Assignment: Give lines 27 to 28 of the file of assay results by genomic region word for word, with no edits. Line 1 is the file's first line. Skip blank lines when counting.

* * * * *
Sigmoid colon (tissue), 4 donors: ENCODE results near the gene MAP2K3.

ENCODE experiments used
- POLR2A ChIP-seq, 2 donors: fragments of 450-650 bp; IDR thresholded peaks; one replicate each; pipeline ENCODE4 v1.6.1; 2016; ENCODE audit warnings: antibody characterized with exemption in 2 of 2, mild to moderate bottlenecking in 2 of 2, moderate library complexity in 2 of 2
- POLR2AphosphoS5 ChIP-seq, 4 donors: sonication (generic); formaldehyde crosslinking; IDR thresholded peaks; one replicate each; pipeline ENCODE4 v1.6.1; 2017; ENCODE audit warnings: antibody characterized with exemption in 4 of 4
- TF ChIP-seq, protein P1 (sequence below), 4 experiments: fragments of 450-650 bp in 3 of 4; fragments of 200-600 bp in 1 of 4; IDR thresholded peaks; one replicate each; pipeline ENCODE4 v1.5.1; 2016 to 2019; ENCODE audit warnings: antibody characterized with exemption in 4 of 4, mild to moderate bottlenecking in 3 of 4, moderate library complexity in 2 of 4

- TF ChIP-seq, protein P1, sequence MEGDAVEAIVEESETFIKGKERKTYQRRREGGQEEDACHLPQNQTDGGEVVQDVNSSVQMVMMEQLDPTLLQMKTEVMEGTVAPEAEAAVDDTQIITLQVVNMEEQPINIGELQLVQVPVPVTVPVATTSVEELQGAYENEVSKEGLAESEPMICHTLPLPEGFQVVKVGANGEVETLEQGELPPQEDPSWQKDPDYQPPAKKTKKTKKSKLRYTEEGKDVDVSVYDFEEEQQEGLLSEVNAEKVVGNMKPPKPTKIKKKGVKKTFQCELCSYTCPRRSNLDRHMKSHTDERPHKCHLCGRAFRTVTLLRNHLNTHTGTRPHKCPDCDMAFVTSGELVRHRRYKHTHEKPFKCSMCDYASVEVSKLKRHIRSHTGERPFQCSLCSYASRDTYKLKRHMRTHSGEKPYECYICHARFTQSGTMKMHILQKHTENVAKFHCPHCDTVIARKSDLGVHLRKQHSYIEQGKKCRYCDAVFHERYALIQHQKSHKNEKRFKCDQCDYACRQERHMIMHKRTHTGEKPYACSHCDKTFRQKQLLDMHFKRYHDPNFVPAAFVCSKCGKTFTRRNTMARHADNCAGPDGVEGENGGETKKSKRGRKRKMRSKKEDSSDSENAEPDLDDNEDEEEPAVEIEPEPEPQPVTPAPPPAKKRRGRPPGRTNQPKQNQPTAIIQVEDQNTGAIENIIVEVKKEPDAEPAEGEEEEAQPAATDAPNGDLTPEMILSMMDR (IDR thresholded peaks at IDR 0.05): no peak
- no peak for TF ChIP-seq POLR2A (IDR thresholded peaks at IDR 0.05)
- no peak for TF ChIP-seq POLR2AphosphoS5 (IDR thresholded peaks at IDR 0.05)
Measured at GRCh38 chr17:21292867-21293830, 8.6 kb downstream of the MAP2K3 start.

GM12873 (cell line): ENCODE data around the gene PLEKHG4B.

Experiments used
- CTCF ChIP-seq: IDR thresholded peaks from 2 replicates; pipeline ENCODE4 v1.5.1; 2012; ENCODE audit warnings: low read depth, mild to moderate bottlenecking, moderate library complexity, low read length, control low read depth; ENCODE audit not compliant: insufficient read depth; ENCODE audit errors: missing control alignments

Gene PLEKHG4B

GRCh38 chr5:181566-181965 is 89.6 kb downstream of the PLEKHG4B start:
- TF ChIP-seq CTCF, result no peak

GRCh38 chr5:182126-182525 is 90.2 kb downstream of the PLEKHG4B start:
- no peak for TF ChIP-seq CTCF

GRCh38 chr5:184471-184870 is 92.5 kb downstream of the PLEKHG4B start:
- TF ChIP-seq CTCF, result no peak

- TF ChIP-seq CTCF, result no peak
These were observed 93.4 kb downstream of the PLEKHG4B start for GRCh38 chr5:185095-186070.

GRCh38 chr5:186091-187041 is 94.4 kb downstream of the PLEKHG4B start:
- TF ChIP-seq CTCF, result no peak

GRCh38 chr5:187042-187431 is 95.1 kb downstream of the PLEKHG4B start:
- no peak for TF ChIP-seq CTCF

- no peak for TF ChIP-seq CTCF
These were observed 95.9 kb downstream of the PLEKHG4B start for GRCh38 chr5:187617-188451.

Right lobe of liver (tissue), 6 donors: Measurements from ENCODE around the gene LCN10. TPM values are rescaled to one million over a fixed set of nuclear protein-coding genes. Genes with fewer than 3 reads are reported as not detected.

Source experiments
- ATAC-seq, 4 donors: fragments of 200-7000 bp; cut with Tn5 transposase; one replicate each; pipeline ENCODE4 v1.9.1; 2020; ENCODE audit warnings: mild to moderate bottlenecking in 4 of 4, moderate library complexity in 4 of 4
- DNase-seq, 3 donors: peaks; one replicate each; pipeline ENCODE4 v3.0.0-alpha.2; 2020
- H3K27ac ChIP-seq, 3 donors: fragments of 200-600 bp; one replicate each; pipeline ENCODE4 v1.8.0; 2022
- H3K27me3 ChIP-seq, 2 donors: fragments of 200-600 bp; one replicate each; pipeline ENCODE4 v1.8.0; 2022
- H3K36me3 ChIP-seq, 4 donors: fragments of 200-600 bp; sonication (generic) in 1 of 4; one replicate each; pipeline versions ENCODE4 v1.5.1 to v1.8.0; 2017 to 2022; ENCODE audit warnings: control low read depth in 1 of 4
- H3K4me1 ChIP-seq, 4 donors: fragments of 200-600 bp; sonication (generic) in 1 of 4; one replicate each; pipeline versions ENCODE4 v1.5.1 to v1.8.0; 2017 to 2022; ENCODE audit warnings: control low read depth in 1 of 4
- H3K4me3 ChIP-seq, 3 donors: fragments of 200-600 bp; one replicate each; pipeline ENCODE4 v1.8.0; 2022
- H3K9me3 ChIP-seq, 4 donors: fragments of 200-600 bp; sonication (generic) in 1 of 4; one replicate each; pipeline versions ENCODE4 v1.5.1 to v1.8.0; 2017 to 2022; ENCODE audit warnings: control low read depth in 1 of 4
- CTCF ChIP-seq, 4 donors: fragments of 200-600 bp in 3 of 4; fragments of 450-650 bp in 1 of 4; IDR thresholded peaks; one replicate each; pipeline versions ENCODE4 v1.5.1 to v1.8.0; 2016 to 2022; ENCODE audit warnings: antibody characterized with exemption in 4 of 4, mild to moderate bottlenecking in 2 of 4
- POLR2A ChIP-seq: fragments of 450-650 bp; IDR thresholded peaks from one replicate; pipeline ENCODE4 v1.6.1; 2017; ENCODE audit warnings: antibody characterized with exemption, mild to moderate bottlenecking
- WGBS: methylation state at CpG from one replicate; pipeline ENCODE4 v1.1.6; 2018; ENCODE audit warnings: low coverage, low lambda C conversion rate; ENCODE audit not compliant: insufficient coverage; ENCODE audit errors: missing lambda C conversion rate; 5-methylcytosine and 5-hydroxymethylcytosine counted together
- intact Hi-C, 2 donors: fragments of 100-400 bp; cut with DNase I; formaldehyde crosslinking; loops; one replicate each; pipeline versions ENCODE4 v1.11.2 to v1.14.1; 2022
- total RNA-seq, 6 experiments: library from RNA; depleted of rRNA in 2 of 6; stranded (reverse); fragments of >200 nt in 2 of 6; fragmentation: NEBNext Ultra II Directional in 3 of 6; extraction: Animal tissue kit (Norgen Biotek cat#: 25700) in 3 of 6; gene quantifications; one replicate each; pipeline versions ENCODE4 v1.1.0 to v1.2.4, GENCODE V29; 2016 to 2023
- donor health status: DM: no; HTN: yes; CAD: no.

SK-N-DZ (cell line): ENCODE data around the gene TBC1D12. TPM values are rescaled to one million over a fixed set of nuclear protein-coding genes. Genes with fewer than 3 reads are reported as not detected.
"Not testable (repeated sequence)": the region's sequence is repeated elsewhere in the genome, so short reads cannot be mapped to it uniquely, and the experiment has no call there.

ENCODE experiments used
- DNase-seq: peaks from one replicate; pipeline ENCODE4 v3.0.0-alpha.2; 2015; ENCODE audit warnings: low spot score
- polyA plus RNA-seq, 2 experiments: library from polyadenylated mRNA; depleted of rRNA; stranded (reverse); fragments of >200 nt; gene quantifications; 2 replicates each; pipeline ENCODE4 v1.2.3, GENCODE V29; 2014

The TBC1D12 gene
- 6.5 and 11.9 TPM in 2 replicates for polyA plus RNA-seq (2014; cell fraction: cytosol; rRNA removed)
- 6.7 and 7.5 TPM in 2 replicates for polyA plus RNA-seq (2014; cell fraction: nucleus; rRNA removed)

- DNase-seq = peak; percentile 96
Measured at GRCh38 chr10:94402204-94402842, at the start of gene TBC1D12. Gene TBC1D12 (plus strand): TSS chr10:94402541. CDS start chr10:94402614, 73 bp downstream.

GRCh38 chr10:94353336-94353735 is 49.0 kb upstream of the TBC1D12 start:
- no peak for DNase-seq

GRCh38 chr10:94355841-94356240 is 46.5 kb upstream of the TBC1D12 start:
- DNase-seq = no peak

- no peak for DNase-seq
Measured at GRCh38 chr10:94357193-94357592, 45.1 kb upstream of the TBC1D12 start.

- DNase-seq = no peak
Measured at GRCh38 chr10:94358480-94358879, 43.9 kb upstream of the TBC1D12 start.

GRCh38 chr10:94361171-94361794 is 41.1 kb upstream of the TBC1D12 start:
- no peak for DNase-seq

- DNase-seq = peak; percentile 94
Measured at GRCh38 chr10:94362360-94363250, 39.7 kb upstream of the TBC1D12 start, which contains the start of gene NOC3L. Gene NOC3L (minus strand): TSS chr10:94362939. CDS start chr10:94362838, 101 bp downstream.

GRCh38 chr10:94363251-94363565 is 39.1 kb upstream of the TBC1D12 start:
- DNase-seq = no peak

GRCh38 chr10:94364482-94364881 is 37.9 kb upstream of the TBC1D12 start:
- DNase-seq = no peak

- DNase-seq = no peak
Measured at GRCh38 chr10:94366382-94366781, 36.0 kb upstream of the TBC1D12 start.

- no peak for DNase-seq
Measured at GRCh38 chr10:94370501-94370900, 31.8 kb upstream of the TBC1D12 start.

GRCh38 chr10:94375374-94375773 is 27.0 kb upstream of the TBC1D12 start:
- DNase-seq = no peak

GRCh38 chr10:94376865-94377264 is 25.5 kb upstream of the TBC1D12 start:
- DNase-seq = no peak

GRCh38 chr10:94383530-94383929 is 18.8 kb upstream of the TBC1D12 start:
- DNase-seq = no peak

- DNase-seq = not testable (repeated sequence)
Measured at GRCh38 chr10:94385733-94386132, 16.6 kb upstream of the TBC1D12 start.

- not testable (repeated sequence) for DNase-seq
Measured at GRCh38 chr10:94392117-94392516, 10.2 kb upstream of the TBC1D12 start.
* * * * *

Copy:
These were observed 95.9 kb downstream of the PLEKHG4B start for GRCh38 chr5:187617-188451.

Right lobe of liver (tissue), 6 donors: Measurements from ENCODE around the gene LCN10. TPM values are rescaled to one million over a fixed set of nuclear protein-coding genes. Genes with fewer than 3 reads are reported as not detected.